Tower of London Trivia
The Tower of London is a must-see attraction for any tourist visiting England’s capital city. But for those keen to look deeper than Beefeaters, executions and ravens, here are five lesser known facts about the Tower.
1: Going Up in the World
Why does the staircase in the White Tower spiral up in a clockwise direction?
The White Tower could be described as the beating heart of the Tower of London. When William the Conqueror invaded and defeated King Harold in 1066, he needed a fortress to intimidate and subdue Londoners. His answer was to build the White Tower.
As a stronghold, William’s masterpiece had to be easy to defend. For this purpose he built a single staircase in the north-east corner, which spiralled up in a clockwise direction. This was because most soldiers are right-handed and an attacking enemy at the bottom of these stairs would find his sword arm impeded by the wall. However, the defenders on the steps above would have the advantage of being able to swing their weapons unimpeded, hence a clockwise spiral gave them an advantage.
2: Valentine’s Day at the Tower.
What links the Tower of London to Valentine’s Day?
The answer lies with the Duke of Orleans who was captured after the Battle of Agincourt. The Duke was a nephew of the French king and such a valuable hostage that he was incarcerated at the Tower. Whilst there he was homesick and filled his time by writing love poems to his wife back in France (sixty of these letters survive to this day in the British Museum). Whilst in the Tower the Duke penned a poem to his wife calling her: ‘my very gentle Valentine,’ which is the very first documented Valentine’s message.
3: Stones that Drip Blood
What was the original name of the Bloody Tower?
The Bloody Tower is a place to send shivers down the spine. Linked to the murders of Henry VI, the princes in the tower, and Henry Percy, the very name suggest the stones run with blood. However, it was the infamy of these deaths that led to the tower being given a new name as the Bloody Tower. Previously the building went by an altogether more optimistic title, the Garden Tower.
The Garden Tower sounds a much more pleasant place, indeed it was so named because the upper floor gave access to an area of open ground used for parades, previously called the Constable’s Garden. Luckier prisoners, such as Sir Walter Raleigh, were allowed to stroll outside in the sunshine and indeed Raleigh passed time during his imprisonment by conducting scientific experiments in the garden – so the Bloody Tower wasn’t so bloody after all.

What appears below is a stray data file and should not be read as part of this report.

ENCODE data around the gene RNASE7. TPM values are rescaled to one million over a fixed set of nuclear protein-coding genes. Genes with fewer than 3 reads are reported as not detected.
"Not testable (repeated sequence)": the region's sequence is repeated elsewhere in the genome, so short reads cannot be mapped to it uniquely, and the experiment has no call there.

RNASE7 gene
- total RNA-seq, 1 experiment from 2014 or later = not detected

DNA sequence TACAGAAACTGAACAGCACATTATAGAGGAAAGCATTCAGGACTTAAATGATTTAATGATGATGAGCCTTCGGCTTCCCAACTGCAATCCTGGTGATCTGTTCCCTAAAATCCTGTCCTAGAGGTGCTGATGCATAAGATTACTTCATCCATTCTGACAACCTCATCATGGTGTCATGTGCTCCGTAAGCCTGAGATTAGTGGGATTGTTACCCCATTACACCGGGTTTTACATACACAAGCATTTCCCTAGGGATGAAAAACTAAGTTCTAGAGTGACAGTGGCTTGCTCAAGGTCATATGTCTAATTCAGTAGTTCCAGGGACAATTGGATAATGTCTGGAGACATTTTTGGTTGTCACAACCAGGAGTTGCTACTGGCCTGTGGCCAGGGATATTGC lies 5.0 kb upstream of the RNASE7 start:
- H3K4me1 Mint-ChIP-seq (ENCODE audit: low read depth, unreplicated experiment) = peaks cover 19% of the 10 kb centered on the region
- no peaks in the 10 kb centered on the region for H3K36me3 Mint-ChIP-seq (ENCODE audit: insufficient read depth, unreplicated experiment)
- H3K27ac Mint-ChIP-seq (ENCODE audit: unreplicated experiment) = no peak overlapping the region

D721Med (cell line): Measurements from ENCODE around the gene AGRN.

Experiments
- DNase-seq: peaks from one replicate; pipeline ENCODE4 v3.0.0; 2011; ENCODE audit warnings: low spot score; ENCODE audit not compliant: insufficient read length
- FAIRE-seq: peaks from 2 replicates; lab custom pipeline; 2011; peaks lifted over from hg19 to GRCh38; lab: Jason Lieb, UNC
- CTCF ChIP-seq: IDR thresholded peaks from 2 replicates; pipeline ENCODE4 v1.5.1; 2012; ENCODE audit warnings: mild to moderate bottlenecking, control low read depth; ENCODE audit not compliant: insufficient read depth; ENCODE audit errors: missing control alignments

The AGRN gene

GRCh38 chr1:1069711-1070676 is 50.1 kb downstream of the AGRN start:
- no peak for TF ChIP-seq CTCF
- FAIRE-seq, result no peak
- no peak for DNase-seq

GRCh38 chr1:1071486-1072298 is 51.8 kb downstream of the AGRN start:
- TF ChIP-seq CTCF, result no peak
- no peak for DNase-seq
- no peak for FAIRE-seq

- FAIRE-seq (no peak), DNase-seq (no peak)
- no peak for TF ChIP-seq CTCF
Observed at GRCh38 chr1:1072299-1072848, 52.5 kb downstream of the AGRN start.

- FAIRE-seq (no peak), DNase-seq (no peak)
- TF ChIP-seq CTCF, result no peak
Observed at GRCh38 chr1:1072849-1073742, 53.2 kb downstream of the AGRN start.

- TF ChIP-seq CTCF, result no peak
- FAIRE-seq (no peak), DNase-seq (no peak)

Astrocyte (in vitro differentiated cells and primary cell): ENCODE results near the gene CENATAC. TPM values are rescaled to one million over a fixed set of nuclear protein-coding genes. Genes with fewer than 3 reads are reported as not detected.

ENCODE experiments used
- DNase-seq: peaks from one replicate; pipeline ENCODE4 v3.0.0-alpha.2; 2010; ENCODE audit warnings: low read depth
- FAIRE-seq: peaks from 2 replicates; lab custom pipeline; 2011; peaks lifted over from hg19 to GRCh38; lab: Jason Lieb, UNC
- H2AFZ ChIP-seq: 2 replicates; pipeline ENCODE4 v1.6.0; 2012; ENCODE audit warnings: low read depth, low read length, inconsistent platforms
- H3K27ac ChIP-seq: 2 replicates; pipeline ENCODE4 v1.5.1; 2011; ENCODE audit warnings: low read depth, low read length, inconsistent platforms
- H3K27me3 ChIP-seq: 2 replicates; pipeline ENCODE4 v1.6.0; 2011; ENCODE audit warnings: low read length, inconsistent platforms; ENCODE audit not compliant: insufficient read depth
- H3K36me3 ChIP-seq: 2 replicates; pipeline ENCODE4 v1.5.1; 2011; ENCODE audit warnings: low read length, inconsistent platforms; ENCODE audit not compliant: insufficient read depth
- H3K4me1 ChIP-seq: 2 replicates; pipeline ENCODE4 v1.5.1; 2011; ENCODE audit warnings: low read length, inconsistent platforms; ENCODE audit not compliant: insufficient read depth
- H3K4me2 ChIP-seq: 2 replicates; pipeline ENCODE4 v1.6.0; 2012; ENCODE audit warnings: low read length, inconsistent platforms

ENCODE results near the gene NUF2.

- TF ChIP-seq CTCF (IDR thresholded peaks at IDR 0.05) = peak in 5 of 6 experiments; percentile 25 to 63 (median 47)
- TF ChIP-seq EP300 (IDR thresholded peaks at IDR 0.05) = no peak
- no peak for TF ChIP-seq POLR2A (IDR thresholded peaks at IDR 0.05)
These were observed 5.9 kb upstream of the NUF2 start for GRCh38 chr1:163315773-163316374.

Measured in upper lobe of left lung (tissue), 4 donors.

4: Superstitions and Signs
Why Would a King Lose Sleep When a Lion Died?
The association of British monarchs with lions goes back to Richard the Lionheart and it was Richard’s nephew, Henry III, who first kept lions at the Tower. Indeed, the lions were housed near to entrance so that their roars would intimidate visitors. For several centuries a collection of exotic animals, often gifts from other monarchs, was kept at the Tower of London. This regal tradition extended into Victorian times and it was customary to name one of the Tower’s lions after the reining monarch.
However, superstition held that the lion’s health was linked to that of their namesake. To prove a point, the lioness Elizabeth, sickened and died just day before the elderly queen passed away. This might have made any reigning king nervous, were it not that it was also rumoured that if his lion died unexpectedly, the beast was rapidly replaced by another of the same name.
5: All Mod Cons
Which Building had the First Indoor Toilet?
Built by the Normans, the White Tower is credited as being the first building to have indoor toilets. This is not as grand as it sounds for each toilet was only a small room, or garderobe, built into the thickness of the outside wall with a shaft down which effluent drained. In order to maintain their dignity as conquerors, the Normans built their toilets in the wall facing away from the city so that Londoner’s couldn’t sneer at the stains left by their masters’ ablutions.
The word garderobe derives from a French word, meaning to guard robes. The idea being that valuable fabric and furs were hung in this small room where the ammonia fumes from urine would repel fleas and parasites. It is from garderobe that the piece of furniture called a wardrobe developed.
So there you have it: From lions to letters, from toilets to towers, five lesser known facts about the Tower of London.
East London History - East End Facts
I grew up on the fringes of London's true East End and have been fascinated by the ever changing history and landscape of the area.
Visitors and tourists to London may only ever explore the City centre but for those that care to travel further east, a rich and rewarding travel adventure awaits. So much of London's history owes a debt to the East End. Colourful characters, famous architecture, hidden treasures of changing life over the years.
Author by Malcolm Oakley.Follow Me on Google+